John Adams Elder: Fredericksburg’s Artist of the Civil War Retrospective art exhibit
Fredericksburg Area Museum and Cultural Center, Fredericksburg, Va., now through September 7, 2008 The Confederacy may have lost the Civil War, but the mystique of its “Glorious Lost Cause” continued to live on for years after the war, and still survives today. One artist who helped create, cultivate and perpetuate that idea of the Grand Old South was John Adams Elder, a native of Fredericksburg, Va., whose work has been brought home for a retrospective exhibit at the Fredericksburg Area Museum and Cultural Center— the first such collective display of Elder’s work in 50 years.
Elder was a painter in the school of realism who at age 17 moved to New York City and then to Dusseldorf, Germany, to improve his skills. He studied under masters such as Daniel Huntington and Emanuel Leutze before returning to Fredericksburg in 1860. When his home was damaged during the Battle of Fredericksburg in December 1862, he enlisted in the Confederate Army. His primary duty was to sketch ordnance for the War Department. He was present at the Battle of the Crater during the Petersburg campaign, and later completed what is considered the definitive painting of that infamous Union debacle. After the war, Elder worked in Richmond and Fredericksburg, painting portraits of prominent figures such as Robert E. Lee, Jefferson Davis and the late Thomas J. “Stonewall” Jackson. Elder spent the last five years of his life incapacitated by complications from malaria and the effects of a stroke. He died in Fredericksburg in 1895.
Elder’s artwork played a significant role in the postwar United States, helping to perpetuate the Lost Cause vision of Confederate independence and the Southern mystique of pride and nobility despite defeat. Elder was among the most respected and prolific of Southern painters during Reconstruction. A newspaper eulogy of Elder, hung as part of the Fredericksburg exhibit, declared that his art “will be prized by generations yet unborn.” That characterization is certainly true, or at least should be.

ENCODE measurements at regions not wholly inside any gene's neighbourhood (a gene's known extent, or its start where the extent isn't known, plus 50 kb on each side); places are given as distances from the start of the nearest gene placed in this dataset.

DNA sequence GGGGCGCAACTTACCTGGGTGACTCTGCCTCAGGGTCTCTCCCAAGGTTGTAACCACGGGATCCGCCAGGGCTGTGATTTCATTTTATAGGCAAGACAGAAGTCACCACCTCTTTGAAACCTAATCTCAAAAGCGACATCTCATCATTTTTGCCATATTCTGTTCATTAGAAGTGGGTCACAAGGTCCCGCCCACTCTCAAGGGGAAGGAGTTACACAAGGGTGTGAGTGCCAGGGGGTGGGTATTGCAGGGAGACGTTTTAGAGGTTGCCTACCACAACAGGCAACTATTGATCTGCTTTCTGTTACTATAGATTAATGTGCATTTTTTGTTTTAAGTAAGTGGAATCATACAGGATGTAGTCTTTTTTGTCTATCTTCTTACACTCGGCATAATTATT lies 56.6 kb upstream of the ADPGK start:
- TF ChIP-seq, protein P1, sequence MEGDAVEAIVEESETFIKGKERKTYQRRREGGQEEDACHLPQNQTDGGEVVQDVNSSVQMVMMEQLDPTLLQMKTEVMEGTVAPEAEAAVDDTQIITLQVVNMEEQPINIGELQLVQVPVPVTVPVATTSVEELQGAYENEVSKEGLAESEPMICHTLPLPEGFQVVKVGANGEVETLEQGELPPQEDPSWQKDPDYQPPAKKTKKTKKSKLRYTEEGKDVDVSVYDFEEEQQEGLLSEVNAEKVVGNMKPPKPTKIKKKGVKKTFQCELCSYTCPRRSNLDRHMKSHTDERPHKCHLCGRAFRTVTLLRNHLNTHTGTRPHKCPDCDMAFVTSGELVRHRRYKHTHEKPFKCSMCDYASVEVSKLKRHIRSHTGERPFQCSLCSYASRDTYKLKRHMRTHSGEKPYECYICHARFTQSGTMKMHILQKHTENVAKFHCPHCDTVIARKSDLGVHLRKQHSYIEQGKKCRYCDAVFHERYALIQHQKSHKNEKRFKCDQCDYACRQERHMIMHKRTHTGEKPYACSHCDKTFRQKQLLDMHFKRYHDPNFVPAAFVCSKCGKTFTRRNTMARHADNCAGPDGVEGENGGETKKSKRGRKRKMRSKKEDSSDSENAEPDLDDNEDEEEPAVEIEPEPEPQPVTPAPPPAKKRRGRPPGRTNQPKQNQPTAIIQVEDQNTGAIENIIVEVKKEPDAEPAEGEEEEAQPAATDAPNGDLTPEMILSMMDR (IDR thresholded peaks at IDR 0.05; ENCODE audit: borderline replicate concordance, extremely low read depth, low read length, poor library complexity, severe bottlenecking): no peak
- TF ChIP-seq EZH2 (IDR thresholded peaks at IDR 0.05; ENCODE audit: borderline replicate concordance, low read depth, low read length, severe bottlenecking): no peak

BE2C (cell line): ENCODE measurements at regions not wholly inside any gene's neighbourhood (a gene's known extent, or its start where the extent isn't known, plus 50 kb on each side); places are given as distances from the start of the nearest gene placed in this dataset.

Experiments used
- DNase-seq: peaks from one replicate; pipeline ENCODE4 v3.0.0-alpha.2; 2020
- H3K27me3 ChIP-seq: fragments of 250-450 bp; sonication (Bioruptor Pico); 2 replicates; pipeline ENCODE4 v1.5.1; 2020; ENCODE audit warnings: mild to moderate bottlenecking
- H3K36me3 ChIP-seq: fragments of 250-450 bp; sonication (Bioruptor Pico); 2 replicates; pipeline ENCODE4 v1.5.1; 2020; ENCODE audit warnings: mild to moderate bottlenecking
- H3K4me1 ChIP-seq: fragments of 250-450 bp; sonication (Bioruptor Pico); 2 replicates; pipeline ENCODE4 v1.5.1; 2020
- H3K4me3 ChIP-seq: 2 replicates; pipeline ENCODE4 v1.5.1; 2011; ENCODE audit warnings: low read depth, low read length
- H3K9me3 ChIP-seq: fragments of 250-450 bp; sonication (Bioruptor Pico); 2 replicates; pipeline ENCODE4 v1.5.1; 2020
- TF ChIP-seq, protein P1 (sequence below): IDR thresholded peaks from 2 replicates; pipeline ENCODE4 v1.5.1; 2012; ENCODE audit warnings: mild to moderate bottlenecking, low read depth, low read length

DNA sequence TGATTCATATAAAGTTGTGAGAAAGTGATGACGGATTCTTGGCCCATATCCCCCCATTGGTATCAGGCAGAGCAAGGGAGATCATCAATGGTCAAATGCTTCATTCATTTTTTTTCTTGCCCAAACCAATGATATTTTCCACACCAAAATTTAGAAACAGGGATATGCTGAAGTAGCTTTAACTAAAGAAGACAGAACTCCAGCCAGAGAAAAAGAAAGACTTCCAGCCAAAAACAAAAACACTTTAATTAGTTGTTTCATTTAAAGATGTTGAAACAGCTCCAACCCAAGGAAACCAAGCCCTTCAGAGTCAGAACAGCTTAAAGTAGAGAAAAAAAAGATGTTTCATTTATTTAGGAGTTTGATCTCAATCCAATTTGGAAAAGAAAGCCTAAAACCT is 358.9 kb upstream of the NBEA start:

Elder’s paintings are noble and impressive, offering a textured vibrancy that evokes a strong response. Although Elder’s two best known works—his depiction of the Battle of the Crater (currently on display at the Commonwealth Club in Richmond) and his portrait of Stonewall Jackson (currently at the Corcoran Gallery of Art in Washington, D.C.)—are not part of the show, the portraits of Lee and fellow Confederate Generals Jubal A. Early, Edward Johnson and Joseph E. Johnston are. Indeed, the Lee portrait, finished in 1870, is one of the exhibit’s highlights, providing a rare postwar depiction of the general while not wearing a uniform. There also is a portrait of Edmund Ruffin, the man often credited with firing the first shot at Fort Sumter, and Thomas Jefferson.
Perhaps the most impressive painting in the exhibit—and the one most indicative of the essence of Elder’s oeuvre—is the show’s centerpiece, After Appomattox, in which an unarmed Confederate soldier stares meditatively at the ground, with a wasteland depicting the South comprising the background. The painting’s dark colors express the downcast mood, but the soldier himself is proud and noble, philosophical even in his understanding of military—but not cultural—defeat. Elder’s portrait was so evocative that it was used as the model for M. Casper Buberl’s memorial Appomattox, erected in Alexandria, Va., in 1889 to commemorate the city’s Confederate sons.
The Fredericksburg Area Museum has done an admirable job creating this retrospective. The exhibit consists of only 20 or so oil-on-canvas paintings, but they are well chosen and impressively explained. They show a range of Elder’s talent with portrait, genre and landscape paintings, including ones of people and scenes not associated with the war. Also included in the exhibit are Elder’s letters, photos and possessions, mostly from the Civil War period, which provide an introspective look at his life. The show is family-friendly, too, complete with a children’s corner equipped with easels and painting materials.
Visitors will walk away from John Adams Elder: Fredericksburg’s Artist of the Civil War truly impressed by Elder’s talent. The museum also offers visitors much more local and regional history, and Civil War enthusiasts can enhance their experience by touring four local battlefields: Fredericksburg, Chancellorsville, Wilderness and Spotsylvania Courthouse. A walk around Fredericksburg itself, “America’s Most Historic City,” is never a wasted experience.
John Adams Elder: Fredericksburg’s Artist of the Civil War runs from October 6, 2007, through September 7, 2008, at the Fredericksburg Area Museum, 907 Princess Anne Street, Fredericksburg, Va. Tickets are $7 per person, $2 for students, and free for children under 6. Military, AAA and AARP discounts available. Call (540) 371-3037 for more info.
Originally published in the February 2008 issue of Civil War Times. To subscribe, click here.